In the decade and a half since, he has continued to elevate his status as one of America’s foremost brewing pioneers by using barrels, bacteria, Brettanomyces and a touch of Belgophilia mixed with equal parts brains and guts. His many accomplishments are made all the more impressive by the fact that he has built such a respectable reputation... CONTINUE READING


Thomas Keller's Culinary Empire

FALL 2010, ISSUE 4

Thomas Keller's Culinary Empire
by Brandon Hernandez

Stepping unaware into the dining room of Thomas Keller’s flagship restaurant in Yountville, California, one would never guess the intimate six-table space occupies a former steam laundry. The room’s interior, from the kiva-style fireplace to the fresh flowers atop each table, is more evocative of a cozy living room. But it is here, under soft lighting and the watchful eye of an exactingly efficient staff, that foodies of the highest order come from far and wide to sup on morsels from a kitchen regarded by many as the most forward-thinking in the country. This is the French Laundry, where food is art and dinner is a theatrical tour de force... CONTINUE READING


 

Italy's Craft Beer Awakening

HOLIDAY 2010, ISSUE 5

Italy's Craft Beer Awakening
by Zak Avery

If you look at a map of the wine, beer and spirits belts, you’ll see that Italy is almost exclusively designated as a wine country, with only a small region in the north, bordering on Switzerland and Austria, that gains admittance to the beer belt. Relying on this long-held model as a basis to plan your next beer-themed vacation, you might make the mistake of missing Italy altogether – and it would be a grave mistake, because there has been something of a whirlwind revolution happening there.

The global reach of that revolution is partially signaled by the recent opening of a branch of Eataly in New York City, the mammoth food hall imported by the restaurateurs... CONTINUE READING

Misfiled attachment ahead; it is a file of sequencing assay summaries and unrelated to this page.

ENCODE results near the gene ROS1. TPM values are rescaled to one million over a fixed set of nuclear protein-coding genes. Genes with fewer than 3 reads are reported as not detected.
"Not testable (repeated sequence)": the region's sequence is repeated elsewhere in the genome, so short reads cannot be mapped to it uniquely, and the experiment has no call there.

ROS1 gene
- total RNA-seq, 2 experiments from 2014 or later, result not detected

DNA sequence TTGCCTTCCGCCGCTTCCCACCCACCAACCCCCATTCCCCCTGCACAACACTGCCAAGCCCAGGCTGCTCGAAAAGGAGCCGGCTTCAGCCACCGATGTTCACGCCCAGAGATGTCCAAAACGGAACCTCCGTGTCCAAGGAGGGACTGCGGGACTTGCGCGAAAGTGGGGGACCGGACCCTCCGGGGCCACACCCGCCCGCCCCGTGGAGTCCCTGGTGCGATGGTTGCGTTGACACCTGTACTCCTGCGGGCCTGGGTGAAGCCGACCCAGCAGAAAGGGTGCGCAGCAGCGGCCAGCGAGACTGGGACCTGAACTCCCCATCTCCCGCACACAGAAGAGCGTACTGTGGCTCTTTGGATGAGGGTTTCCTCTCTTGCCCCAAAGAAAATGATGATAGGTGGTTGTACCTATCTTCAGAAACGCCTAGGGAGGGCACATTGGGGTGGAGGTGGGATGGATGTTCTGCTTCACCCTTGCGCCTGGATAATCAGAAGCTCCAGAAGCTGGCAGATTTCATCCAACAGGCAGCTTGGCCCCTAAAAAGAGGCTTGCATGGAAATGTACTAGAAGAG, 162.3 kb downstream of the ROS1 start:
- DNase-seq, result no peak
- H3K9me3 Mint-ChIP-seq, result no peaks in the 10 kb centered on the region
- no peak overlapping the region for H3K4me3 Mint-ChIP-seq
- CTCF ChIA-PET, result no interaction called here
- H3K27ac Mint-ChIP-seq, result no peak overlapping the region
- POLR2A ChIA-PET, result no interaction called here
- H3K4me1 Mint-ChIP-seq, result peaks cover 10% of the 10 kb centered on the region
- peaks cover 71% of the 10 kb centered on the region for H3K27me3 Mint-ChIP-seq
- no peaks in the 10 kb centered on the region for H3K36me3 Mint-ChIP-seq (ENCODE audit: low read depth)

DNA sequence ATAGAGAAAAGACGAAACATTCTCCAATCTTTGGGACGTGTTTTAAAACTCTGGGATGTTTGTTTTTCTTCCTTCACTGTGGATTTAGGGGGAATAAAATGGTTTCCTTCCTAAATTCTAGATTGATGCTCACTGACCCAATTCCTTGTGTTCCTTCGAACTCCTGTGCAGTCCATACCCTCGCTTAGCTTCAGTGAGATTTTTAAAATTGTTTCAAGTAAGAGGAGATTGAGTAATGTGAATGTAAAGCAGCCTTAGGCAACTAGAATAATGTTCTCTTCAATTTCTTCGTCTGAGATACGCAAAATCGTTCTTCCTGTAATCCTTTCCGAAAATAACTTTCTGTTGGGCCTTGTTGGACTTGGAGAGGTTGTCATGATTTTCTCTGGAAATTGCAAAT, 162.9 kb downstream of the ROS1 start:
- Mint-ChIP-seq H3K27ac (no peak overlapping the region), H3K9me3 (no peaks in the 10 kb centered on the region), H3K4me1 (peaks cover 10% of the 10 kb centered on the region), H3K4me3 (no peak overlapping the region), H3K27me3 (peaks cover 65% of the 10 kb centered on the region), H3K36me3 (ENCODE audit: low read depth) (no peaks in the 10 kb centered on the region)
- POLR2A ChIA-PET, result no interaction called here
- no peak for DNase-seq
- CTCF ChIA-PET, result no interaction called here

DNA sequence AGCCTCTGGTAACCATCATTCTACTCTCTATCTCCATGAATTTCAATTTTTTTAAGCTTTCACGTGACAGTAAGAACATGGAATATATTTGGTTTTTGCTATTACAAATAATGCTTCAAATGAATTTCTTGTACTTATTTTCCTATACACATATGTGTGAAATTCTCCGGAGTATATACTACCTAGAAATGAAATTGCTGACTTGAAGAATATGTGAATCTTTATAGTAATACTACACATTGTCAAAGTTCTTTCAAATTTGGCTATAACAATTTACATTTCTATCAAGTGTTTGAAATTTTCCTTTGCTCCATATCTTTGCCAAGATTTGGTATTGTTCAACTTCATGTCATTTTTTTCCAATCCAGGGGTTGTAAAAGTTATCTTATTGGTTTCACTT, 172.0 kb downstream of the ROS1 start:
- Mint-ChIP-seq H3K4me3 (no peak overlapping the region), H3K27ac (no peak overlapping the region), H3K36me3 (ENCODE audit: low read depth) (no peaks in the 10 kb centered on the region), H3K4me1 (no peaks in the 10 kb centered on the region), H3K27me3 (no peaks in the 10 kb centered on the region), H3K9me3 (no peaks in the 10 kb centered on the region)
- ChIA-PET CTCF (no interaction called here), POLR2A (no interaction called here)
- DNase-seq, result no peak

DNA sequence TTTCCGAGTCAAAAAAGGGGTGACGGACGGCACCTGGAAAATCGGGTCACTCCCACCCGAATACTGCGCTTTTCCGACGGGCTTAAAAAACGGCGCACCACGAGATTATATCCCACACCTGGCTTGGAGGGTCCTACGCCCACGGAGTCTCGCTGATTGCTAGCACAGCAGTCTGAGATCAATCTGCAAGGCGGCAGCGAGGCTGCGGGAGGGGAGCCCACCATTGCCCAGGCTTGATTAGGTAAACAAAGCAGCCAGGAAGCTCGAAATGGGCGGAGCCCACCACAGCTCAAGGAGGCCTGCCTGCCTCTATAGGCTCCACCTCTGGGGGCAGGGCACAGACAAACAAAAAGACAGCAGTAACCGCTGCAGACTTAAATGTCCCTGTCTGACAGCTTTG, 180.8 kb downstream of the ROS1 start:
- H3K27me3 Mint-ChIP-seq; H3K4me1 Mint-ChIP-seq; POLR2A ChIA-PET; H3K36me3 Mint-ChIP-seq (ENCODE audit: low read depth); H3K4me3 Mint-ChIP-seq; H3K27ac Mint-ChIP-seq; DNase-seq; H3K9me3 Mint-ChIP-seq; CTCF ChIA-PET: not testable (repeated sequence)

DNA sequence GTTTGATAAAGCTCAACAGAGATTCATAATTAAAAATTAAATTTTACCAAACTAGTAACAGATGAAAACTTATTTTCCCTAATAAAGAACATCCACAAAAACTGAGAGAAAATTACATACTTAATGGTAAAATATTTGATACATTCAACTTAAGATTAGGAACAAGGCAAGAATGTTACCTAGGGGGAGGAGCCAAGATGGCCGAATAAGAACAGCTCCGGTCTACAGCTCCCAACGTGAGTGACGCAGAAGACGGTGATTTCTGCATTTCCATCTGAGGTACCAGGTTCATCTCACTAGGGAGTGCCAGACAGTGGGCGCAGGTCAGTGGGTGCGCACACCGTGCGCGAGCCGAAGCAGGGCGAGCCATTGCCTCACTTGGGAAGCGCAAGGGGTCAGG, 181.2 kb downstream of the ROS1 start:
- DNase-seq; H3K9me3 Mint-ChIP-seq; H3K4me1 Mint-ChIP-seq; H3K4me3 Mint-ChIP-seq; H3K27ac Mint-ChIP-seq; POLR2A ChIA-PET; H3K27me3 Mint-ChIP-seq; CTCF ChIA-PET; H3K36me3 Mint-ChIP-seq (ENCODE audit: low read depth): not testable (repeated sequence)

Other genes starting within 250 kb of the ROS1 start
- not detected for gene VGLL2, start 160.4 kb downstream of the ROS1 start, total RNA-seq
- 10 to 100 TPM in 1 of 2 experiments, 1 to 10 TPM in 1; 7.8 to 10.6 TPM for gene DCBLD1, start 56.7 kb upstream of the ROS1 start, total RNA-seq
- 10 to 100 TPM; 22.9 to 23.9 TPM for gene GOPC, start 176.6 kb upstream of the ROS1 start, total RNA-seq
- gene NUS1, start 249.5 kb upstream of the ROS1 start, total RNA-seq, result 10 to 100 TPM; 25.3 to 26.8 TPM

Michael Jackson: The King of Beer Writers

SPRING 2011, ISSUE 6

Michael Jackson: The King of Beer Writers
by Jay Brooks

On the morning of August 30th nearly three and a half years ago, I woke up in my hotel room in Yakima, Wash., a little hungover, having spent the previous two days attending Hop School. With a pounding head making it impossible to sleep, I gave up trying and opened my laptop to check my e-mail. After deleting the usual spam, I saw an unexpected note from a friend and colleague. It was short and to the point. The subject line... CONTINUE READING


 

Intoxicating Bangkok

SUMMER 2011, ISSUE 7

Intoxicating Bangkok
by Ben Keene

In the capitol of Thailand, there’s a new kind of temple in town dedicated to matching traditional dishes with beer and food styles more common to points west.

Since the House of Beers opened its doors, Bangkok has seen the arrival of upscale beer bars and brewpubs with English, Belgian and German themes. Not to be outdone, Thailand’s flagship brewer Boon Rawd is leading a homegrown movement with Est. 33 – a $1 million brewpub.

Would you like a Copper ale made with germinated brown rice to accompany your buffalo wings... CONTINUE READING


 

Innovators Series: Charlie Papazian

FALL 2011, ISSUE 8

Innovators Series: Charlie Papazian
by Dan Rabin